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Matern Child Health J. 2011 Dec;15 Suppl 1:S65-74. doi: 10.1007/s10995-011-0876-8.

Relationships between self-reported smoking, household environmental tobacco smoke exposure and depressive symptoms in a pregnant minority population.

Author information

1
Statistics and Epidemiology Unit, Research Triangle Institute, RTI International, 701 13th Street NW, Suite 750, Washington, DC 20005, USA. stan@rti.org

Abstract

This study sought to examine relationships between depressive symptoms and prenatal smoking and/or household environmental tobacco smoke exposure (HH-ETSE) among urban minority women. We analyzed private, audio computer-assisted self interview data from a clinic-based sample of 929 minority pregnant women in Washington, DC. Depressive symptoms were assessed via the Beck Depression Inventory Fast Screen. HH-ETSE, current smoking, and former smoking were assessed via self-report. Depression levels and demographic characteristics were compared: (1) among nonsmokers, for those reporting HH-ETSE versus no HH-ETSE; and (2) among smokers, for those reporting current smoking (in last 7 days) versus former smokers. Measures associated with HH-ETSE/current smoking in bivariate analysis at P < 0.20 were included in adjusted logistic regression models. HH-ETSE, as a possible indicator of a social smoking network, was assessed as a mediator for the relationship between depression and current smoking.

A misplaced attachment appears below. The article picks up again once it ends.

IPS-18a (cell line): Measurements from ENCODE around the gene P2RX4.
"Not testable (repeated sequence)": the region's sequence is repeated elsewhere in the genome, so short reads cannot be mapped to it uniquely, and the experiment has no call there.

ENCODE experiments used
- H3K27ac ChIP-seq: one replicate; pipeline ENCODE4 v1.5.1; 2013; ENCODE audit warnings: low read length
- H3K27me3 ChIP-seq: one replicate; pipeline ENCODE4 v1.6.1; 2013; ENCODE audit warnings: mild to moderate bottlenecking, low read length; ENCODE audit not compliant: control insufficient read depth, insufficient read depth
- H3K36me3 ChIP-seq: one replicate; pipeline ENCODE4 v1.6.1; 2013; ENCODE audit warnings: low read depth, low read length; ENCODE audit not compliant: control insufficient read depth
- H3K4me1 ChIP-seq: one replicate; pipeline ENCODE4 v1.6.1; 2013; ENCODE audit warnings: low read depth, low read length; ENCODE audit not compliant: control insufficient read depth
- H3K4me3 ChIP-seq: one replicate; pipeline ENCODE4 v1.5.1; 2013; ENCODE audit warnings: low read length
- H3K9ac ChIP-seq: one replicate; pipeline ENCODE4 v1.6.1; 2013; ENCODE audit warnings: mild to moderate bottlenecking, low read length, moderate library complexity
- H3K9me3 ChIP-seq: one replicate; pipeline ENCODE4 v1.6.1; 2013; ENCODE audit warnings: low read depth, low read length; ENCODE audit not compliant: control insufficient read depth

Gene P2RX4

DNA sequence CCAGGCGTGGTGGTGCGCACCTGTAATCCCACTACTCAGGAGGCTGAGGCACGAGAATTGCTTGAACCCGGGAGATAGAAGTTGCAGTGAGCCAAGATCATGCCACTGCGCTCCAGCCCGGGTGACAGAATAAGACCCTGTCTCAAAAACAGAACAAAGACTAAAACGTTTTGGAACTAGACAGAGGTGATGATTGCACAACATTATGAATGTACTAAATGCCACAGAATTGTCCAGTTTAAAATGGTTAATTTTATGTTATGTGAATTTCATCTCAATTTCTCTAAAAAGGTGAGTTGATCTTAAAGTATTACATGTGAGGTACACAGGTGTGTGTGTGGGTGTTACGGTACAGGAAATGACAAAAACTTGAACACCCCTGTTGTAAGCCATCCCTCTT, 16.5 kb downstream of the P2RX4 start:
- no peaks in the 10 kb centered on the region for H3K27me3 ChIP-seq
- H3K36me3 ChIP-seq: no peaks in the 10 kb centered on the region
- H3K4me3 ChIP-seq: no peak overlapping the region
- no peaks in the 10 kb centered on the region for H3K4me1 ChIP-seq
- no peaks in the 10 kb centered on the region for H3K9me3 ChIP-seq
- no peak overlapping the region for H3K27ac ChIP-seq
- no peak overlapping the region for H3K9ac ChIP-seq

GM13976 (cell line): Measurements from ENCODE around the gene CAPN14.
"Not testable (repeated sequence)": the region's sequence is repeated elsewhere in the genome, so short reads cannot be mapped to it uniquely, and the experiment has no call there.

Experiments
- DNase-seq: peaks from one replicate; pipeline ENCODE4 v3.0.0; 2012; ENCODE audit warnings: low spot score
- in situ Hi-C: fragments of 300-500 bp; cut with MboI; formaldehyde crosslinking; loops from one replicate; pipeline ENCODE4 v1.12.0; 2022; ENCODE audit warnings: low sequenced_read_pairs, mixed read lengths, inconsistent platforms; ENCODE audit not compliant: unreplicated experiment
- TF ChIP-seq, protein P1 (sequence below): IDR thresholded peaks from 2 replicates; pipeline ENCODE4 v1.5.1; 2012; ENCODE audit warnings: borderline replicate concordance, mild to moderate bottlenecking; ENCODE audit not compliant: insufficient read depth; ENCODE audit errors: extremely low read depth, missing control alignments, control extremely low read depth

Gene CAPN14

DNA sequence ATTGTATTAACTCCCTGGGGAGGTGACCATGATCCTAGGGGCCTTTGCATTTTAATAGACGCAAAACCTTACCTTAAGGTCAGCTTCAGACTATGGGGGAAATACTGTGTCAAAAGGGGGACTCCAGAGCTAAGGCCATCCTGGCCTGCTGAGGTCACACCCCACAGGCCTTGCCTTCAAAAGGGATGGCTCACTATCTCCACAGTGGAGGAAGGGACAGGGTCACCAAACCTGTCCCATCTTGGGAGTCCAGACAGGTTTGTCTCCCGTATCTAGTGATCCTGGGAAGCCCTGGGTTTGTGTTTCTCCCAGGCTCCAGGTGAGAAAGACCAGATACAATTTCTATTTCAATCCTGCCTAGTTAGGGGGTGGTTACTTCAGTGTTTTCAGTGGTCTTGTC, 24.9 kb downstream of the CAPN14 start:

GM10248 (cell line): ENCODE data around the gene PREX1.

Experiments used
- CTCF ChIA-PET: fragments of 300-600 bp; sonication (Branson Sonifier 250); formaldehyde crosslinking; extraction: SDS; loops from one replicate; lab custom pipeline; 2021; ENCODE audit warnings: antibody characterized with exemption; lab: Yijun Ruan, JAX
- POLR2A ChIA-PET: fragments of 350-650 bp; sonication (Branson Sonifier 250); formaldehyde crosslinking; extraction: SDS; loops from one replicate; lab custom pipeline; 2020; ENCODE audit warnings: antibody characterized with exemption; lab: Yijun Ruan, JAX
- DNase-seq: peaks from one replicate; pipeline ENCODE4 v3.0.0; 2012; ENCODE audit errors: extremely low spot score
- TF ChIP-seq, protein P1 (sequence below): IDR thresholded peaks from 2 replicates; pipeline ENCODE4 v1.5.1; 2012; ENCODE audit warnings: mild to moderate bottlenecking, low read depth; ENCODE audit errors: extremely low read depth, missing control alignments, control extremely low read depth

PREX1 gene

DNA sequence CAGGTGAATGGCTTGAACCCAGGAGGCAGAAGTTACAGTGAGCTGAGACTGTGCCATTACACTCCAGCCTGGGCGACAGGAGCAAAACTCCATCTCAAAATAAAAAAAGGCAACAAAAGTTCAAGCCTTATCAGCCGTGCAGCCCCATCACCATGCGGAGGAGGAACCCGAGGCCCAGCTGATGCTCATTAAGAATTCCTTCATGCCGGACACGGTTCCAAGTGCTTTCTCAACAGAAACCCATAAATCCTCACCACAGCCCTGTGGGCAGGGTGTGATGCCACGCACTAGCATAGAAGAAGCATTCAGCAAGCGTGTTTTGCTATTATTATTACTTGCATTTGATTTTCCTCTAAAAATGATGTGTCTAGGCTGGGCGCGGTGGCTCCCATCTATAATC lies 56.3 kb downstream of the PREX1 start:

RESULTS:

Non-smokers reporting moderate-to-severe depressive symptoms showed significantly higher adjusted odds of prenatal HH-ETSE (AOR 2.5, 95% CI [1.2, 5.2]). Smokers reporting moderate-to-severe or mild depressive symptoms showed significantly higher adjusted odds of current smoking (AOR 1.9, 95% CI [1.1, 3.5] and AOR 1.8, 95% CI [1.1, 3.1], respectively). Among smokers, HH-ETSE was a significant mediator for the association between moderate-to-severe symptoms and current smoking. In conclusion, health care providers should be aware that depressed urban minority women are at risk of continued smoking/HH-ETSE during pregnancy. Interventions designed to encourage behavior change should include screening for depression, and build skills so that women are better able to address the social environment.

TRIAL REGISTRATION:

ClinicalTrials.gov NCT00341432.

PMID:
21928117
DOI:
10.1007/s10995-011-0876-8
[Indexed for MEDLINE]
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